Last Sept. 11, the images of that day were inescapable. Every time they flashed across the screen — flames and black smoke rising and an impossibly blue sky — the anguish came crashing back.
For the families of those killed, the 10th anniversary retrospectives and memorials were so cruelly pervasive it almost felt as if they were reliving the attacks, they said, rather than simply remembering them from a decade’s distance.
“It seemed like every time you turned on the TV, the towers were falling,” said Cindy McGinty, whose husband, Michael, was killed at the World Trade Center in the Sept. 11, 2001, terrorist attacks. “All the days of buildup, you just couldn’t get away from it.”
This year, as the nation commemorates the 11th anniversary of 9/11, family members of those who were killed expressed a measure of relief that this observance has taken on a more subdued feel, and said they welcomed a softer public spotlight on their personal grief.
It is, they said, a small comfort to have a chance to mourn on their own terms.
“It’s always going to be hard,” said Danielle Lemack, a Belmont resident whose mother, Judy Larocque, was on board a hijacked plane that crashed into the World Trade Center. “But this year I’m not getting bombarded by Sept. 11. This year it will be a little easier to just be sad.”
Diane Hunt, a Kingston resident whose son William was killed at the World Trade Center, said she recoils at the images of the planes crashing into the towers, and prays she does not see them. But last year, no matter how hard she tried to avoid them, they were there.
“As soon as something comes on about that day, the TV goes off,” she said.
Still, whether a milestone anniversary or not, Sept. 11 sharpens a sadness that is never far, she said.
“You want to make it easier for me, bring back my son,” said Hunt, 65. “The sadness never goes away. You never get to have that leave you. I miss him so much, every minute, every day.”
Hunt recalled her son as a kind, loving man, and said the pain of his absence runs deep. His daughter, now 12, has bright red hair like her dad’s. Recently, she has been asking more about him, Hunt said, about the kind of person he was and what he liked to do. After every story, she asks for another.
“It breaks your heart,” Hunt said.
Yet the sense of relief after last year’s fanfare is countered by the fear that Sept. 11 will recede from public consciousness. Sally White, whose daughter Susan was killed at the World Trade Center, said it is important to mark the anniversaries as a way of remembering those who died and to remain vigilant against the threat of terrorism.
“It’s a time in our history that certainly should never be forgotten,” said White, who lives in East Walpole.
Others noted that the Sept. 11 attacks, and the wars in Afghanistan and Iraq that followed, have played a minor role in the presidential campaign, and said they worry the threat of terrorism, and the sacrifice made by those in the armed forces, is being overlooked.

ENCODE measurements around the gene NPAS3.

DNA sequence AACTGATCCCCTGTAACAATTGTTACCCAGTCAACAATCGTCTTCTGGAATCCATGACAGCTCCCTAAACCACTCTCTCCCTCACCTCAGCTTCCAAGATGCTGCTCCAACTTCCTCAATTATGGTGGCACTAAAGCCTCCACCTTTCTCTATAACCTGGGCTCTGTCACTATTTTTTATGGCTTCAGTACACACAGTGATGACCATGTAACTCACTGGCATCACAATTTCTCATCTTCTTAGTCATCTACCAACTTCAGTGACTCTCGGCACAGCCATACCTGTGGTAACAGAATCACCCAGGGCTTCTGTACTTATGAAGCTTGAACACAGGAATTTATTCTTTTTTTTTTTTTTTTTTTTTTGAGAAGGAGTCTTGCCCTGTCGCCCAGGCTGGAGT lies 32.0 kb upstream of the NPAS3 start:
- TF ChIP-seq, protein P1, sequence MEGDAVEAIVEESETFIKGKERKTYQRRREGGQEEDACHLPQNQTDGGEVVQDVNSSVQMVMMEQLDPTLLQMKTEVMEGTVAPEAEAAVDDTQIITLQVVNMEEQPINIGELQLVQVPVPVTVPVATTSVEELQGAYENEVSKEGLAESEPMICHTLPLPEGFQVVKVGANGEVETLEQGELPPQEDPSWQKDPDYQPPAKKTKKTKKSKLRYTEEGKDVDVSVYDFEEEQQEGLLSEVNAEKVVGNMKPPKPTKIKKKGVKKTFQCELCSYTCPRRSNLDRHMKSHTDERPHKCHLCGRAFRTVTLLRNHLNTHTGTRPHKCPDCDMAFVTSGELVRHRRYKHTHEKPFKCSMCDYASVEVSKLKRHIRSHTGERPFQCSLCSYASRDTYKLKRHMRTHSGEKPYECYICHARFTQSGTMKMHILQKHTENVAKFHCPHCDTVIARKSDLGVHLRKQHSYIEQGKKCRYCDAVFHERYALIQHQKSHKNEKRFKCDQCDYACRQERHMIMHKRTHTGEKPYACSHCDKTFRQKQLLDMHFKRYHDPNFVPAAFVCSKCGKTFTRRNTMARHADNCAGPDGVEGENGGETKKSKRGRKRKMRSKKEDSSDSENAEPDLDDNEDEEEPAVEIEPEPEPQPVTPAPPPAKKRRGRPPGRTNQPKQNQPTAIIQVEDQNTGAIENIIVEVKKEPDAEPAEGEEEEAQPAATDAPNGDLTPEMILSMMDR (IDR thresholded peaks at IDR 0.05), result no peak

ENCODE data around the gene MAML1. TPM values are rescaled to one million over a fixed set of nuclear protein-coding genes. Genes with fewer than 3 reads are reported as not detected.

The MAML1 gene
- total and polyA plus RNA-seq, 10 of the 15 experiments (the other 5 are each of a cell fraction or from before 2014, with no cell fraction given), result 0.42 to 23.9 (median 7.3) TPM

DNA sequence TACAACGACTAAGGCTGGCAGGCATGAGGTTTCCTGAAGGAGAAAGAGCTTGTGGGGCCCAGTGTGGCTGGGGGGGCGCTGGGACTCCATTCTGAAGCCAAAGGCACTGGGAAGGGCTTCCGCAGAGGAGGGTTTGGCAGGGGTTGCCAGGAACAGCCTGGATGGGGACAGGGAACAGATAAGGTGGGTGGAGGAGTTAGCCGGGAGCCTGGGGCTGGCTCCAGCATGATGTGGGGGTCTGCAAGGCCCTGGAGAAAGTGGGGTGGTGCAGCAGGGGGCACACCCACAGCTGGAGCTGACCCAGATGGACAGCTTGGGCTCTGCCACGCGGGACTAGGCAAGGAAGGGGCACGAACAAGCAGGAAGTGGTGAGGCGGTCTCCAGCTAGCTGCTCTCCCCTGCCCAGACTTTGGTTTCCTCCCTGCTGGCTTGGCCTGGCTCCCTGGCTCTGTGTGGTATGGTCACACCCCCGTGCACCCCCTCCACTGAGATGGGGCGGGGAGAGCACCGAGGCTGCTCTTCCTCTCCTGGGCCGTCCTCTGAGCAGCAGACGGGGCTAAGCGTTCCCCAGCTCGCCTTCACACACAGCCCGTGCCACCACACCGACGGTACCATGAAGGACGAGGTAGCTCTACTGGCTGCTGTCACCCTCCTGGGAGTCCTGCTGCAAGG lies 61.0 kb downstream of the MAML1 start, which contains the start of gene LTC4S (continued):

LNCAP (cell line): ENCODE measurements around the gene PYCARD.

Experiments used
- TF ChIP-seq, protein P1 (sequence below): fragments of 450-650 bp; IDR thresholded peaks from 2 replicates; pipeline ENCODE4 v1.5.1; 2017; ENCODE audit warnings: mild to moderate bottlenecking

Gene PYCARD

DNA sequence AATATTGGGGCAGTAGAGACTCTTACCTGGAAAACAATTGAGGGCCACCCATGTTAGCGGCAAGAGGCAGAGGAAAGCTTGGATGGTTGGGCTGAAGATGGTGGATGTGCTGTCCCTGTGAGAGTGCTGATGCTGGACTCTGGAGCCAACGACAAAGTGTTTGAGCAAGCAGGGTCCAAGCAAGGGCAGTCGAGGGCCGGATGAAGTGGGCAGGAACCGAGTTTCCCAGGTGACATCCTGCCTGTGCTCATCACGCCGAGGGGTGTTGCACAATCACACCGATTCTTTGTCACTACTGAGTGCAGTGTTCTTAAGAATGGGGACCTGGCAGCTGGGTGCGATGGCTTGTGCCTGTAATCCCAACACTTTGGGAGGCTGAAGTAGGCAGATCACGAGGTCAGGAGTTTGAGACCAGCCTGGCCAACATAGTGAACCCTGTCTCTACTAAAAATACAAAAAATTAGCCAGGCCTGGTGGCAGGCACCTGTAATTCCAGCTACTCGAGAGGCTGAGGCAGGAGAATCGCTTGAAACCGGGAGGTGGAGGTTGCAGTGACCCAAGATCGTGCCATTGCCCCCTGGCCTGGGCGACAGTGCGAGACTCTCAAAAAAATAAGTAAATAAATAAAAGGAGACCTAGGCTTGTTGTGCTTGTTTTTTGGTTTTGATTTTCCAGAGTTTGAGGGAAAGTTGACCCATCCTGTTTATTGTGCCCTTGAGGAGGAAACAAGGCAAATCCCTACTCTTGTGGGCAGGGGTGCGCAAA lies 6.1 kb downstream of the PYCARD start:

Many said that while the intense focus on the anniversary is emotionally draining, the outpouring of support honors the dead and comforts the living.
“It’s wonderful to see so many people who care,” White said. “They deserve to be remembered.”
Jim Ogonowski, whose brother John was the pilot of one of the hijacked planes, said the families of Sept. 11 victims share a grief all their own, deeply personal yet often played out on a public stage.
“We’ve been placed in a position where we’re grieving in public,” he said. “We’ve learned to live with it, but many of us would like the opportunity to mourn in private.”
Ogonowski, a retired Air Force officer who lives in Dracut, said he welcomed a step back from last year’s all-consuming coverage, a return to the more measured, muted remembrances in the years before the milestone anniversary. But it would do little, he said, to ease a pain awakened every time he sees a clock that reads 9:11.
“We still live it everyday,” he said. “It’s everywhere for us.”
Ogonowski will mark Sept. 11 in Arlington National Cemetery, where his cousin, a veteran of the Korean War, will be buried in honor. Ogonowski said he remains stunned the ceremony fell on Sept. 11, of all days, but that it could not be more appropriate.
“It’s fitting,” he said. “He was a great man.”
Like others, McGinty, 55, felt conflicting emotions. She does not want the sacrifices made that day, and in the wars that followed, to fade from memory. Yet Sept. 11 is hard enough without feeling like the whole world is watching.
“You don’t want people to forget,” said McGinty, who lives in Connecticut. “A lot of people did very brave things. But I am glad we can have a little more peace this year.”
Regardless of the tenor of Sept. 11 commemorations, Sept. 12 can be just as hard, she said. “The world goes back to its routine,” she said. “But Mike’s still not here for us. He’s still not coming through the back door.”
At this time last year, Lemack avoided virtually all media, knowing it would only upset her. She hoped this year might be easier, but about a week ago an immense sadness came over her, like it does every year. “I’ve learned to accept it,” she said.
Lemack said she will not attend any memorial ceremonies this year. Instead, she will visit friends by the water, and remember her mother with those who loved her.
“It’s mom,” she said of the get-together. “My mom wasn’t Sept. 11.”
The shared grief of Sept. 11 has forged many friendships, and Hunt and White have grown close. A couple of weeks ago, as the familiar ache from the anniversary returned, they arranged to meet at the Sept. 11 memorial in Boston. It was raining, but they sat there just the same, trading stories about their children through the years, and about the hard years without them.
“It tears at my heart,” Hunt said through tears. “I just miss my son.”